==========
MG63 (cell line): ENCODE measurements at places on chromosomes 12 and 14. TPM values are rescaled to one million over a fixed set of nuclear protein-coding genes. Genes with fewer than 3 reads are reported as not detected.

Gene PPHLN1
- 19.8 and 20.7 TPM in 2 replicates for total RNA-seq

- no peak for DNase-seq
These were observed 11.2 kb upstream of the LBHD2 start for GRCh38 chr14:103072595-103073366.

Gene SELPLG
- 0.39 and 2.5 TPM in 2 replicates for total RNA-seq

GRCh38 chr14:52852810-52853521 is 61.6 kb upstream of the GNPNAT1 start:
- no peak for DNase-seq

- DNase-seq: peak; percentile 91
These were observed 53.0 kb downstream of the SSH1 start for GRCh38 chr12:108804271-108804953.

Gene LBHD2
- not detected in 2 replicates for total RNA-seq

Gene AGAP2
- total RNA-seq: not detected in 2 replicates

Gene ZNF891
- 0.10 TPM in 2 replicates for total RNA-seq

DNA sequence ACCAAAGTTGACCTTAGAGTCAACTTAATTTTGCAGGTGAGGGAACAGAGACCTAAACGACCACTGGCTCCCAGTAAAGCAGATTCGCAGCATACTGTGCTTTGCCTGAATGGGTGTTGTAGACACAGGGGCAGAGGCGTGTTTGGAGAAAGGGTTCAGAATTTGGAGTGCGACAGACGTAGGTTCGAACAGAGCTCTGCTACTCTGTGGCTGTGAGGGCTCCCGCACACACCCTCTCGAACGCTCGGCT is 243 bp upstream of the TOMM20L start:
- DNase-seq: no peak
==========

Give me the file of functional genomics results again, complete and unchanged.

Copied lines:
MG63 (cell line): ENCODE measurements at places on chromosomes 12 and 14. TPM values are rescaled to one million over a fixed set of nuclear protein-coding genes. Genes with fewer than 3 reads are reported as not detected.

Gene PPHLN1
- 19.8 and 20.7 TPM in 2 replicates for total RNA-seq

- no peak for DNase-seq
These were observed 11.2 kb upstream of the LBHD2 start for GRCh38 chr14:103072595-103073366.

Gene SELPLG
- 0.39 and 2.5 TPM in 2 replicates for total RNA-seq

GRCh38 chr14:52852810-52853521 is 61.6 kb upstream of the GNPNAT1 start:
- no peak for DNase-seq

- DNase-seq: peak; percentile 91
These were observed 53.0 kb downstream of the SSH1 start for GRCh38 chr12:108804271-108804953.

Gene LBHD2
- not detected in 2 replicates for total RNA-seq

Gene AGAP2
- total RNA-seq: not detected in 2 replicates

Gene ZNF891
- 0.10 TPM in 2 replicates for total RNA-seq

DNA sequence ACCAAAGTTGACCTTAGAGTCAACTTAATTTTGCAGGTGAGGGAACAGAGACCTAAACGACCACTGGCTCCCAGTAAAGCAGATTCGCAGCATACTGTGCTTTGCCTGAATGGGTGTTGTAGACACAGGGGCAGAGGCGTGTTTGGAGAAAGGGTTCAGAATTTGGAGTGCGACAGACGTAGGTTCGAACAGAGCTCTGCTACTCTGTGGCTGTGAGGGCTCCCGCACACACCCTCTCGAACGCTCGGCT is 243 bp upstream of the TOMM20L start:
- DNase-seq: no peak